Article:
The risk to these groups alone is reason enough to call on all vegans to give a consistent message as to the importance of B12 and to set a positive example. Every case of B12 deficiency in a vegan infant or an ill informed adult is a tragedy and brings veganism into disrepute.

Friday, April 26, 2013

What is Exercise Intensity?

Exercise intensity refers to the level of exertion. For instance, lifting a weight that results in muscular fatigue after just a few repetitions or “reps” of an exercise is pretty high with respect to intensity. So too would be an all-out running or cycling sprint where fatigue occurs in a minute or so. Basically, the higher the intensity, the shorter the possible duration of the exercise. To reach such a high level of intensity, exercise often includes resistance against an otherwise simple movement of a muscle group or related groups. Examples of resistance training include weight training or running on an incline (for example, running on hills or a graded treadmill) or cycling (for example, cycling uphill or an exercisebike with variable resistance). It is the level of the resistance that dictates the level of intensity. Higher intensity and muscular fatigue will be associated with muscle adaptations that will allow for greater strength and power. In this case, muscles can enlarge or “hypertrophy.”


Wednesday, April 24, 2013

Muscle Minerals

Did you know that a deficiency of certain minerals can derail your workouts by limiting muscular contractile abilities? Here are the ones you should be concerned with:

Calcium. You need it for muscle contraction—including your heart-pumping ability—as well as bone formation and strength and blood clotting. Aim for about 1,200 milligrams a day.

Potassium. It helps strengthen nerve impulses throughout the body—including the muscle—and controls blood pressure. Try to get about 4,500 milligrams a day (most Americans get only about half that).

Magnesium. It also helps muscle and nerve function and is considered an energy and immune system booster. Plus it helps improve calcium absorption and regulate blood sugar levels (to fight against diabetes). Shoot for about 400 milligrams a day.

Friday, April 19, 2013

Dangers Of High Protein Diets

Protein Diet

At one time there was a belief that higher intakes of protein can be problematic to health. Today we know that for most people this isn’t the case. In fact, diets with a higher level of protein then the RDA are encouraged for athletes as well as people during weight loss. Two areas of health have been the target for concern regarding higher protein intakes.

The first is kidney health. It was long believed that since higher intakes of protein leads to the formation of more nitrogen-based compounds such as urea, this work become detrimental to the kidneys. However we now know that this isn’t the case unless a person has a special situation related to the kidneys and receiving guidance from his or her physician.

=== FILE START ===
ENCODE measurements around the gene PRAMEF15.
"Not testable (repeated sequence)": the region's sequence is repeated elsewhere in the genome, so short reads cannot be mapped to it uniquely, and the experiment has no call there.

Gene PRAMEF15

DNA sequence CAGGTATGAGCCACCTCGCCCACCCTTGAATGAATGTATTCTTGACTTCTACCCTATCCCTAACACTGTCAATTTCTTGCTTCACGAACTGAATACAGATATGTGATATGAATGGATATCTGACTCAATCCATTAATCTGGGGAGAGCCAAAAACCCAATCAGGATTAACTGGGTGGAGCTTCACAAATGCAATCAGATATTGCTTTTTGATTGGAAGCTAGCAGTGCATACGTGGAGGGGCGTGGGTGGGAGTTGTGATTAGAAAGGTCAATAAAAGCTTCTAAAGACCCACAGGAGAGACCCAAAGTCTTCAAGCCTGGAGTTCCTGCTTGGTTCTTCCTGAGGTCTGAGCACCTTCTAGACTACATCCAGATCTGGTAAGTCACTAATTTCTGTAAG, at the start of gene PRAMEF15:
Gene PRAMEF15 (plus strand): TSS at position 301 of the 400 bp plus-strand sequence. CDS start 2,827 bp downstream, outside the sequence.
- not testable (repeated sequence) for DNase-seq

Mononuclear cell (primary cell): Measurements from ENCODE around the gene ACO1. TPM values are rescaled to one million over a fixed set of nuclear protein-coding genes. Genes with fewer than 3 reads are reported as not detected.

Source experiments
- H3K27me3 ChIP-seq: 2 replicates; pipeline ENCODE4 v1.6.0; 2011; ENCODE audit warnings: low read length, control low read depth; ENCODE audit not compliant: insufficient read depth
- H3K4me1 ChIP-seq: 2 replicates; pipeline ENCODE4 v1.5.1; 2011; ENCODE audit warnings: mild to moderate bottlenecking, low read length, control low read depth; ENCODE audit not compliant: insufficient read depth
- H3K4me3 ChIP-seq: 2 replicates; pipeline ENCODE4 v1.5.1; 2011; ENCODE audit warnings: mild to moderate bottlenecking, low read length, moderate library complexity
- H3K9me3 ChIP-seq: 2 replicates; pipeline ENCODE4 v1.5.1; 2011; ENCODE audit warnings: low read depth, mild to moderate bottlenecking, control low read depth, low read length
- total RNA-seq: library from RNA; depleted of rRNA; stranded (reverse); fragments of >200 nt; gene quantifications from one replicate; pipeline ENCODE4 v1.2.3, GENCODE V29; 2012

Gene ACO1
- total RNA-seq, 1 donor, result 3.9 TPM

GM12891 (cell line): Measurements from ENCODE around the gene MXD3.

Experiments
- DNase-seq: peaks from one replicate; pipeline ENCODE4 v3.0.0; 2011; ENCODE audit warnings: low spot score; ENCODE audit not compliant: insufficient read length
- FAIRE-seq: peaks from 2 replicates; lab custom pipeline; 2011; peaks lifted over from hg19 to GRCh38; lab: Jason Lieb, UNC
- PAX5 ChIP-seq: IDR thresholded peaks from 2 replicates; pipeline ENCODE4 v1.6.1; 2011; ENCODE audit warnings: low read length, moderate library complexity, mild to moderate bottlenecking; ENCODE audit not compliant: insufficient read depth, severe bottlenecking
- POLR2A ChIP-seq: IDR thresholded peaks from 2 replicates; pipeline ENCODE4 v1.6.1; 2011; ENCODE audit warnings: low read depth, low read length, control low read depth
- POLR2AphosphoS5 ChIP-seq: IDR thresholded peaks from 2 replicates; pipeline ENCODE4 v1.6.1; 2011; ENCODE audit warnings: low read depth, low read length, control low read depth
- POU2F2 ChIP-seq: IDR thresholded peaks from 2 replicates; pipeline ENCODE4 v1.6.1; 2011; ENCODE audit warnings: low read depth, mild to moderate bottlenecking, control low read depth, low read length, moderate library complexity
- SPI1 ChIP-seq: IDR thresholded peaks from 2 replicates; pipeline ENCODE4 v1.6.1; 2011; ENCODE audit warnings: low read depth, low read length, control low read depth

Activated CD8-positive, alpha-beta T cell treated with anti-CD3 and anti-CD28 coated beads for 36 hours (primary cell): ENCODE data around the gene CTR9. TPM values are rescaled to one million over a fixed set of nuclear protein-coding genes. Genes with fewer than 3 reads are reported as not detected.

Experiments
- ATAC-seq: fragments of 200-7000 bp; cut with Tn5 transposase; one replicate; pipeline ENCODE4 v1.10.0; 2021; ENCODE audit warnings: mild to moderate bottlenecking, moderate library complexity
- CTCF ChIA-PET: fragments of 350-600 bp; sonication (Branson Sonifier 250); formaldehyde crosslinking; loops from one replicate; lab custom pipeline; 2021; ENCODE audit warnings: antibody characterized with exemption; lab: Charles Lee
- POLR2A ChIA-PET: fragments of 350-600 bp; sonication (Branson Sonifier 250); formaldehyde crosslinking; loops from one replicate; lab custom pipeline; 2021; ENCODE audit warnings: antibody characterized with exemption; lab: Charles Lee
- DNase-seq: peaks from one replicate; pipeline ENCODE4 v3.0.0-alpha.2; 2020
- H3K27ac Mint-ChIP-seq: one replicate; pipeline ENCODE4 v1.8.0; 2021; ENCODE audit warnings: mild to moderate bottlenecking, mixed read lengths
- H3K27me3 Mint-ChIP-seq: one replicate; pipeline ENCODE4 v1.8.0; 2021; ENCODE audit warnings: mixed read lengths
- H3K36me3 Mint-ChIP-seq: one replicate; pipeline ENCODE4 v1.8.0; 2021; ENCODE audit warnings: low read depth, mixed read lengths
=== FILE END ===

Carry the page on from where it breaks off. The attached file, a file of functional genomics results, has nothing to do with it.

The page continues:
The second area is in relation to bone. Some research efforts have determined that when diet protein levels increase, so too does the level of calcium in the urine. This lead to the conclusion that high-protein diets cause a loss of calcium from bones, rendering a person more prone to osteoporosis. However, follow up research has shown that the higher protein intake also increases calcium absorption, thus leading to a corresponding increase in calcium in the urine.

So, like kidney dysfunction, the notion that a high protein intake, such as 25 percent of calories for weight loss or maintenance, leads to osteoporosis has not been shown to be true.

Tuesday, April 16, 2013

The Hormone of Darkness

Healthy Sleep

Melatonin is a hormone made by your pineal gland (a small gland inside your brain). Your pineal gland controls your sleep/wake cycle and your body's internal clock—what scientists call your circadian rhythm. Melatonin's main function is to help you fall asleep, but today all sorts of other claims are made for it. Can melatonin cure insomnia, prevent jet lag, block cancer, restore immune function, improve your sex life, and even retard aging? Let's look more closely at what melatonin can really do.

Melatonin does help you sleep. When your eyes notice it's getting dark, that information gets sent to your pineal gland, which then starts to make melatonin, which makes you drowsy. That's why melatonin is sometimes called “the hormone of darkness.” Most people begin making melatonin at sunset, reach a peak at around two in the morning, and then gradually taper off toward sunrise. Until you're about 40, you make plenty of melatonin. After that, you make less and less as you get older, which may be one reason many elderly people don't sleep well.

Taking melatonin supplements on a regular basis a few hours before bedtime does help many people with frequent sleep problems get to sleep faster and stay asleep longer. If you only have occasional nights where you just can't seem to get to sleep, melatonin probably won't do much for you, especially if you're under age 40. On the other hand, because it's not addictive and has no side or morning- after effects (unlike most over-the-counter sleep medicines), it's worth a try. The dosage for getting to sleep varies hugely from person to person. Some people need just 100 mcg, while others take several milligrams. For most people, 100 to 400 mcg taken two to four hours before bedtime works very well.

Sunday, April 14, 2013

Incremental Workouts

Sprinting should be performed incrementally. The increment is a time of rest between sprints equal to or greater than the time spent sprinting. A good rule of thumb is to take twice as long for the rest period as the sprint time. For instance, if your sprint took 10 seconds, you would rest for 20 seconds before you perform the next sprint. Active rest is best, like walking back to the original starting line before the next sprint is performed. The intensity of the sprints is also increased incrementally as your body becomes accustomed to the workout.